A View from the Inside: ED Staff Observes the Principal’s Perspective

Shadowing a Principal

Deputy Chief of Staff Tyra Mariani visited a classroom at DC Bilingual while shadowing the school's principal. Official Department of Education photo by Joshua Hoover.

A week ago, I had the pleasure of shadowing principal Wanda Perez at DC Bilingual Public Charter School. While Wanda admitted she spends more time in meetings than she’d like, we spent the majority of my visit walking the school and observing students and teachers in learning and teaching. I also observed Wanda planning the week’s professional development session with New Leaders Resident Principal Daniela. There was so much to talk about – home visits, instructional strategies, assessments and the like – with not enough time.

My visit was part of weeklong effort by ED’s senior staff to gain a glimpse into the daily work of principals, while also providing principals with the opportunity to discuss how federal policy, programs, and resources impact their schools. At the end of the week we joined the principals and Secretary Arne Duncan for a debrief at ED.


ED's Camsie McAdams (left) shadowed the principal of Thomas Jefferson High School for Science and Technology in Alexandria, Va. Official Department of Education photo by Joshua Hoover.

We asked each of the principals to tell us, if they had a check from the federal government, what would they invest in based on the needs of this school. When I asked Wanda this question, her response somewhat surprised me. She said building teacher capacity. On the one hand, I wasn’t surprised; Wanda had been trained to become a principal through New Leaders and it’s clear from my visit that she’s focused on instruction.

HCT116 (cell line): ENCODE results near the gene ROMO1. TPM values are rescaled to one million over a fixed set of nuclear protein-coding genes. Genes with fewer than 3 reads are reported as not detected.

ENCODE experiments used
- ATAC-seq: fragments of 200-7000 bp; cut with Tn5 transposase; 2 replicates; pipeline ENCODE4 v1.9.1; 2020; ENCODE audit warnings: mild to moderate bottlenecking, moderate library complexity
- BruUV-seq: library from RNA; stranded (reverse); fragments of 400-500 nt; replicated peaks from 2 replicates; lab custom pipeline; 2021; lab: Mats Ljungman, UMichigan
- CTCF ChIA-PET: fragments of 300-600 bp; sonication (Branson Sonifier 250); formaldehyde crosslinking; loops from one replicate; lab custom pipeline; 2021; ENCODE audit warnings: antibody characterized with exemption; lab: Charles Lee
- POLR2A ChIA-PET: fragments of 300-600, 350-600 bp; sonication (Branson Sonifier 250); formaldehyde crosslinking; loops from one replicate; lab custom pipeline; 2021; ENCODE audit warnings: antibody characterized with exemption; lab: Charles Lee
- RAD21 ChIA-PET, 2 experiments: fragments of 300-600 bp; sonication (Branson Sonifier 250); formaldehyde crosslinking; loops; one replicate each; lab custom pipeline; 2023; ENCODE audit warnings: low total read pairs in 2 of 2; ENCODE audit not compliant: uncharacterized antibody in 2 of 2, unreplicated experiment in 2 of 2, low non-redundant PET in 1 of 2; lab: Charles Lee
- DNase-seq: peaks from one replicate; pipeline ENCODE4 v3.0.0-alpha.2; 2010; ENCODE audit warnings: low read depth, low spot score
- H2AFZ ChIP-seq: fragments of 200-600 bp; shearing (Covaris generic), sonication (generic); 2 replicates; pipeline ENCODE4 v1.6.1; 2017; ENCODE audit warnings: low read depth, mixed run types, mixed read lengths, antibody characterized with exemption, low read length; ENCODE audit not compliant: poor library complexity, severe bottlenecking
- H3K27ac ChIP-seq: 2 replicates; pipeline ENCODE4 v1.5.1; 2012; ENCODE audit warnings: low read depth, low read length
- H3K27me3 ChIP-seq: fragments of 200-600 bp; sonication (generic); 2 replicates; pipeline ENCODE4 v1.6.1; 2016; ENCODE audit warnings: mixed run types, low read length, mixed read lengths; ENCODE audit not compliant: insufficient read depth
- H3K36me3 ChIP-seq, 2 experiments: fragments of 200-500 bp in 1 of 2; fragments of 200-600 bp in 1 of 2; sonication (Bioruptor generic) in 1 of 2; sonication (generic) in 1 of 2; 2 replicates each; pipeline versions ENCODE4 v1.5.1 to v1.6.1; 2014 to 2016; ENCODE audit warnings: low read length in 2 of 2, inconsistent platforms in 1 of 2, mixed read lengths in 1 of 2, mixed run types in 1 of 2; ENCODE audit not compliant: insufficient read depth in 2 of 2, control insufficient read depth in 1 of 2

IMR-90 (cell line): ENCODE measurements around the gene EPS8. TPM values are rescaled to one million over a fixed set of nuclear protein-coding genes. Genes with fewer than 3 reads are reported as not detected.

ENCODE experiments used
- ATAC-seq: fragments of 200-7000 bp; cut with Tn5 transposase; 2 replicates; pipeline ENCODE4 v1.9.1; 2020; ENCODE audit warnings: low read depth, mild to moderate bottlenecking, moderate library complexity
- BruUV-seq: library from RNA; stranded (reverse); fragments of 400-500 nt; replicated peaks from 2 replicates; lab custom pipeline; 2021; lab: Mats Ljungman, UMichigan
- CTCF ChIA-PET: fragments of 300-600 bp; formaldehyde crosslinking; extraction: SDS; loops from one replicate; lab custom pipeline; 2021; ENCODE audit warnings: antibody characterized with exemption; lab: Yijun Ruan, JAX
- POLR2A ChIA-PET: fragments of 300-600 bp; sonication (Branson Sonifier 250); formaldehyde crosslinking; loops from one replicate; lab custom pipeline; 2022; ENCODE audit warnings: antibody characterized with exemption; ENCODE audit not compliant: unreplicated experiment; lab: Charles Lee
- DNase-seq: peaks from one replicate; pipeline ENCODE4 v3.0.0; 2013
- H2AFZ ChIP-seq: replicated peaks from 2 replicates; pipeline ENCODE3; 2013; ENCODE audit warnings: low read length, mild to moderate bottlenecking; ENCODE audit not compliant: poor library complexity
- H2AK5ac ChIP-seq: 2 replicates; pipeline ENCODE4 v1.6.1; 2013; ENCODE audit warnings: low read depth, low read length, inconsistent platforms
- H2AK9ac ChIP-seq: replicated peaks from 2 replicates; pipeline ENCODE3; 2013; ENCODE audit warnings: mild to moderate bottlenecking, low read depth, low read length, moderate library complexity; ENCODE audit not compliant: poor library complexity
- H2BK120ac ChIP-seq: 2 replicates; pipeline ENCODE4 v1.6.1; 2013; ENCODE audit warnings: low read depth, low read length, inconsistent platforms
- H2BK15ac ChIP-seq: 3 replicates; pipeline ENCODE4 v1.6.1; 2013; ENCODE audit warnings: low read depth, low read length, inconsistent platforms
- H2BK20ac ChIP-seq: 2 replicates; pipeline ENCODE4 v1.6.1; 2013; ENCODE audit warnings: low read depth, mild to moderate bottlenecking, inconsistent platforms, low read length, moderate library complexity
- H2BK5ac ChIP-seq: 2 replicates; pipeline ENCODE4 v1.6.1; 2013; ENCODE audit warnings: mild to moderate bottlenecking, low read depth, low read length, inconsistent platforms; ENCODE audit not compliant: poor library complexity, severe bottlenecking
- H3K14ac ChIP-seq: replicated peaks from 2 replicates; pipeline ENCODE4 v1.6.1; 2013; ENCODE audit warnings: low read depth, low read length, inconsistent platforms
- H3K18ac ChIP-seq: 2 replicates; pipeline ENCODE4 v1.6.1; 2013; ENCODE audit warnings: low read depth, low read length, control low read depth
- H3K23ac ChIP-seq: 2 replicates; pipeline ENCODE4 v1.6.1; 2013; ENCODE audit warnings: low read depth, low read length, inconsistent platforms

In our classroom visits, Wanda was on the laptop she carries around to take notes on what she observed of the classroom instruction. On one of our visits, two adults entered the room while we were there. I later learned one woman was the coach (let’s call her Monica) and the other was the coach’s coach (let’s call her Deborah). After they all observed the same teacher’s lesson, Wanda and Deborah were going to observe Monica giving feedback to the teacher so that they could build Monica’s skills but also to ensure alignment within and across teams.

We know the principal can’t do it all, so Wanda is building the capacity of her instructional leaders to help support and develop great teachers. Why was I surprised? Because Wanda walks between two buildings every day since neither of the two buildings can hold all of the students; because the playground is literally on the rooftop of the building; and because the gym may have been large enough for a standard court but nothing else.

So while Wanda could have easily focused on facilities, Wanda knew what her students were learning and the quality of the teaching to enable their learning was most important. I appreciated that.

We won’t get a highly effective teacher corps unless we have principals as instructional leaders who are surrounded by and supporting strong teacher leaders who in turn help teachers get better. DC Bilingual was one example of that idea in practice.

Tyra Mariani is deputy chief of staff at the U.S. Department of Education